a, in the insert).
Second derivative fluorescence spectra of HSA tryptophanyl residue (Trp214) excited at λex
295 nm exhibit two peaks maxima (383 nm and 395 nm) and mark valley at 389 nm. While second derivative spectra of AHSA tryptophanyl residue (Trp214) have only one peak maximum (395 nm) and small shoulder from the blue side of the peak. The ageing of HSA does not cause the shift of the second derivative fluorescence spectrum (Figure 3
a, in the insert).
In comparison to non-modified BSA (Figure 3
b, in the insert) and in opposition to HSA (Figure 3
a, in the insert), the second derivative fluorescence spectra of aged BSA (λex
275 nm) is blue shifted. This phenomenon is caused by the Trp135 located not only in the BSA subdomain IB but also in the environment containing charged residues. At the excitation wavelength λex
275 nm, second derivative fluorescence spectra of non-modified bovine serum albumin (BSA) tryptophanyl residues (Trp214, Trp135) exhibit two maxima (at wavelengths 402 nm and 413 nm) and three shoulders from the blue side of the peak. Aged BSA (ABSA) has one maximum at 398 nm and a shoulder from the red side of the peak instead of the second peak observed for non-modified BSA. In the ABSA second derivative fluorescence spectra, two shoulders from the blue side are observed (Figure 3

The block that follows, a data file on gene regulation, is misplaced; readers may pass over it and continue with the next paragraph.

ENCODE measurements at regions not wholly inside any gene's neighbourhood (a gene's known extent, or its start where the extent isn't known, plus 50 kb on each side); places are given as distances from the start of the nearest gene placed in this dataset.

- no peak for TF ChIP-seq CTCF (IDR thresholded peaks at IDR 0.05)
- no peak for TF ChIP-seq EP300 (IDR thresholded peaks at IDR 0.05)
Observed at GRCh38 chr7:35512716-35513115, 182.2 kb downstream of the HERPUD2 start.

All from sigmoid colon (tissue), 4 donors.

b, in the insert).
Two maxima of both second derivative fluorescence spectra, BSA and ABSA, are observed at excitation wavelength λex
295 nm: for BSA at wavelengths 384 nm and 395 nm and for ABSA at wavelengths 383 nm and 393 nm. It means that the second derivative fluorescence spectra of aged bovine serum albumin (ABSA) is blue-shifted. It is noteworthy that the second derivative fluorescence spectra values of HSA and BSA tryptophanyl residues are higher in comparison to that of AHSA and ABSA (Figure 3
, in the inserts). The same effect was obtained using UV technique (Table 1
The values of the second derivative fluorescence spectra were determined by peak to peak
method, where the distance from the positive peak maximum to the negative peak minimum is measured [7
]. Mozo-Vilları́as [22
] defines the peak to peak
method of the derivative value as an empirical parameter H